7 of Sofia Coppola's most iconic outfits
The cult director was a 90s indie it girl in graphic tees, barrettes and babydoll dresses.
Photo by Ron Galella/Ron Galella Collection via Getty Images and by Jeff Kravitz/FilmMagic
From it girl to auteur, Sofia Coppola’s career has spanned — and, many times, merged — the realms of cinema, fashion and music across four decades. The mind behind beloved indie films like The Virgin Suicides, Lost In Translation and Marie Antoinette, Sofia’s become one of cinema’s most cultishly-adored directors for her singularly dreamy visuals, women-centric narratives and introspective approach to storytelling. Before dropping The Virgin Suicides in 1999, however, Sofia was, what W Magazine dubbed, a “girl-of-the-moment”, starring in Sonic Youth videos, producing a variety show with Zoe Cassavetes and walking the runway at Donna Karan. Off the runway, Sofia’s style took in the decade’s staples including baby tees (by X-Girl or Milk Fed), slips, babydoll dresses and colourful barrettes. Here, we look back at some of Sofia’s most iconic outfits from the 90s — and beyond.
At the premiere of Singles, 1992
Before she became the auteur we know and love today, Sofia Coppola began her career in acting, appearing as background characters in a number of her father’s movies, including The Godfather and Rumblefish. As an actress, Sofia’s best (and most notoriously) known for her turn as Michael Corleone’s daughter in The Godfather Part III, a role she took on after Winona Ryder dropped out of the film at the last minute. Her performance was panned by critics and Sofia retired (for the most part) from acting, moving on, instead, to starring in music videos, directing her own Comedy Central variety show and launching a fashion brand. Here, in 1992 and well on her way to becoming a 90s it girl, Sofia attends a film premiere in a very it girl-worthy look: suede jacket, miniskirt, knee-high boots and two perfectly-placed braids.
At the premiere of Motorama, 1993
Speaking of hairstyles: Here, to the premiere of the film Motorama, Sofia pairs two perfectly-placed plastic barrettes with an equally 90s get-up: bootcut jeans, cord pendant necklace and a long duster jacket.
At an X-Girl fashion show, 1994
From Chloë Sevigny to Kim Gordon — and, of course, Sofia Coppola — X-Girl was the preferred brand for 90s it girls. Co-founded by the Sonic Youth frontwoman and stylist Daisy von Furth as a sister label to boys-only skate brand X-Large, X-Girl advanced a DIY-inspired, grunge-inflected look — “sexy tomboy,” as Daisy once told MTV. Think baby ringer tees, babydoll dresses, miniskirts and colourful jeans. A friend of Gordon’s, Sofia (and then-boyfriend Spike Jonze) produced the label’s FW94 outing with a guerilla runway in Soho. On the occasion she wore an X-Girl graphic tee, of course.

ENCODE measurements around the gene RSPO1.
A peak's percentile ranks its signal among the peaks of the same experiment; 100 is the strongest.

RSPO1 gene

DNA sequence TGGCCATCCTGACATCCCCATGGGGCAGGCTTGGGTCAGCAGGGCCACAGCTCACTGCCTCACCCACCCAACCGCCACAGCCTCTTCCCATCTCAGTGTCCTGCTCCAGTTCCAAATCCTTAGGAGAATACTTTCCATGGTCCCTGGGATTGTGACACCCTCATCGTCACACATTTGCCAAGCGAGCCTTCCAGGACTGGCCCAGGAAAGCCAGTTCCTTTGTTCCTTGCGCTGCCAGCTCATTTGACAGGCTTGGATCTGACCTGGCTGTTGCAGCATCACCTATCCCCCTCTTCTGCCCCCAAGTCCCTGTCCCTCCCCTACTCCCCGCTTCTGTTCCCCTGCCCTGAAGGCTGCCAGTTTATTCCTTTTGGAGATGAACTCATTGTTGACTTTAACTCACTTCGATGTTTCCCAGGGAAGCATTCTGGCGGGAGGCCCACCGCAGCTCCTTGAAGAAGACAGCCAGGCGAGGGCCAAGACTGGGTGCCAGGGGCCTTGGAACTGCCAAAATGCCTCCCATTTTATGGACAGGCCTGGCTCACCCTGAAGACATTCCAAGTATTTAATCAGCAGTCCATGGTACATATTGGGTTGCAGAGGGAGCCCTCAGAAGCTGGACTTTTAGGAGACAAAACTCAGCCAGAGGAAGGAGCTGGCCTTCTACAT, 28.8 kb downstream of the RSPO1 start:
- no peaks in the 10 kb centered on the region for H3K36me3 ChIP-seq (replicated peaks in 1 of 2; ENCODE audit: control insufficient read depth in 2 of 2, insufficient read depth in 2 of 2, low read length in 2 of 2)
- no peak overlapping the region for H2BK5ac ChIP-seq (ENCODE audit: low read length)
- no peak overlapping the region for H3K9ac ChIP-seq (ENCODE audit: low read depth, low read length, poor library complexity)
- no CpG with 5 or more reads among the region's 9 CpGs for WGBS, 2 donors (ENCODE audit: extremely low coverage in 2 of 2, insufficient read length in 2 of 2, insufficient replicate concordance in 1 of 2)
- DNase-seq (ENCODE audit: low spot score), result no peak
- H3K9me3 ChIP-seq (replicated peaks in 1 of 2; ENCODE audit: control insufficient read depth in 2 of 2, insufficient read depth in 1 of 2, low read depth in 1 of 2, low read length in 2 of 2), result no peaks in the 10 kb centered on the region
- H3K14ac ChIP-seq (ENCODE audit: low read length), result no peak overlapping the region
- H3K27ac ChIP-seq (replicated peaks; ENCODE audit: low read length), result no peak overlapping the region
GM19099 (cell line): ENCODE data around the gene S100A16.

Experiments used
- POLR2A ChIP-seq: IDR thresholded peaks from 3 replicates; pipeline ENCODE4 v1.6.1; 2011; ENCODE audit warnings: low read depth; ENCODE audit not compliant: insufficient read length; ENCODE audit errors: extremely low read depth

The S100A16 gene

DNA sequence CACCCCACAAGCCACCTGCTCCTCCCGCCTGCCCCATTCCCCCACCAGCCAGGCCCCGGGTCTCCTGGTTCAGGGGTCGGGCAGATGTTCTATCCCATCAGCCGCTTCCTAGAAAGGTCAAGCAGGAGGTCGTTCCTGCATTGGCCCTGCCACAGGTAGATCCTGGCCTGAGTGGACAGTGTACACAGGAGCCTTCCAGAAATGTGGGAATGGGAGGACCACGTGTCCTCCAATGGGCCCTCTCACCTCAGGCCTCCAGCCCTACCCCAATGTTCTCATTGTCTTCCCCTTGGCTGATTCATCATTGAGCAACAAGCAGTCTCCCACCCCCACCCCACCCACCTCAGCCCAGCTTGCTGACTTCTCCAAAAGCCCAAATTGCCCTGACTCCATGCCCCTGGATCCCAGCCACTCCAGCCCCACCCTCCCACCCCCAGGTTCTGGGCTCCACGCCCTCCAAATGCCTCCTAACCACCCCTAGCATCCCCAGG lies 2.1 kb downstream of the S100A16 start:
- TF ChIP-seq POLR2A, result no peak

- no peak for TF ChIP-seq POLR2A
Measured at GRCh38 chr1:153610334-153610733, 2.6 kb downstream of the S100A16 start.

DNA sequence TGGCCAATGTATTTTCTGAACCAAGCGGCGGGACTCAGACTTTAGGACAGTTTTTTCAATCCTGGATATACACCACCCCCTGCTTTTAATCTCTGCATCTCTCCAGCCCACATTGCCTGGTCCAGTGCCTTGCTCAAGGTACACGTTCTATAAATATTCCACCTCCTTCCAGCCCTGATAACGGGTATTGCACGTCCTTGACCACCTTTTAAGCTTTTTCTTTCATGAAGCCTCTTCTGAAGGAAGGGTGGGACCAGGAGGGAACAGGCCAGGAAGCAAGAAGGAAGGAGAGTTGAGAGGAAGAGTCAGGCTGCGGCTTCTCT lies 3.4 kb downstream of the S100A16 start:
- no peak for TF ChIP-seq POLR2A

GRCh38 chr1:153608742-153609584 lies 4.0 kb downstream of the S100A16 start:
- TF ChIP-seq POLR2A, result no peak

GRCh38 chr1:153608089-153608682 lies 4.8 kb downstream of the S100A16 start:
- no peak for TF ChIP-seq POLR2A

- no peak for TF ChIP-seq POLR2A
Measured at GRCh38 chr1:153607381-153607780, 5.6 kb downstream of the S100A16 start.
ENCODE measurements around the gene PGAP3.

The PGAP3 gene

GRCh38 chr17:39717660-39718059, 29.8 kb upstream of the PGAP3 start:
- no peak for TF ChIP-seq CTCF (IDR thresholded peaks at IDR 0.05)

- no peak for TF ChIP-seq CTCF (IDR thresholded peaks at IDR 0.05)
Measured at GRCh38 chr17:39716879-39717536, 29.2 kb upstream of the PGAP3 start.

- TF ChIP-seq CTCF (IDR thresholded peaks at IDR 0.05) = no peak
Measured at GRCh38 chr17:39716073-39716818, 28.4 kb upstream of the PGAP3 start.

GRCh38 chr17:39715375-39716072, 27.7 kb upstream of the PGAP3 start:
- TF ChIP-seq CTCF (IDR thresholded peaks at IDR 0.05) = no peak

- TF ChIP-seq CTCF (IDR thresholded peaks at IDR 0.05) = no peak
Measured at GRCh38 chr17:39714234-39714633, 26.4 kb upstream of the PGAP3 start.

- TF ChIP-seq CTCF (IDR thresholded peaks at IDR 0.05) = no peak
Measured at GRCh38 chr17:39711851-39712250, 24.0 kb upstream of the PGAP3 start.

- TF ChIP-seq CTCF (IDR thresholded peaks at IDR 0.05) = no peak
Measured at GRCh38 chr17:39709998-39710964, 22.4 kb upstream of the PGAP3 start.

In W Magazine, 1994
Inspired by Kim Gordon’s X-Girl, Sofia launched her own fashion label, Milk Fed, partnering with LA designer — and inventor of the “baby tee” — Linda Meltzer. The label’s debut FW94 collection, pictured here in W, featured shrunken T-shirts bearing slogans like “Wasted” and “I Love Booze”, hip-hugger trousers and silky slip dresses. Here, photographed with friends Zoe Cassavetes, Lisa Ann and Amanda de Cadenet, Sofia wears a T-shirt dress emblazoned with the likeness of Steven McQueen, also from Milk Fed’s debut offering.
At the CFDA Awards, 1994
On top of founding her own label, Sofia has a long and storied history with the fashion industry. Among many trivia tidbits: she interned at Chanel in the late-80s, walked the Donna Karan runway in 1994, fronted Marc Jacobs’ Juergen Teller-lensed 2002 fragrance campaign, designed handbags for Louis Vuitton and directed this iconic Miss Dior Cherie spot. Here, Sofia attends the CFDA Fashion Awards wearing a babydoll look from American designer Anna Sui’s SS94 collection.
At the MTV VMAs, 1995
Every it girl has their naked dress moment. Of course, Sofia’s iteration of the look featured the 90s most ubiquitous style staple: the slip dress. To the 1995 MTV VMAs, Sofia pulled up to the red carpet wearing a sheer lacy slip layered over a white tank and black briefs. Chic!
On the set of Lost in Translation, 2002
In 2002, Sofia began filming Lost in Translation, her follow-up to the cultishly-adored and critically-acclaimed The Virgin Suicides. The film was shot in Tokyo over the course of 27 days, on a $4 million budget, and without permits. Despite the abbreviated timeline and tight budget, the movie earned Sofia an Academy Award for Best Original Screenplay. It also launched the career of star Scarlett Johansson, and reinvigorated that of Bill Murray. Here, Sofia poses on set with Bill, wearing a graphic T-shirt that calls to both her former X-Girl stylings and her future Parisian-inflected looks.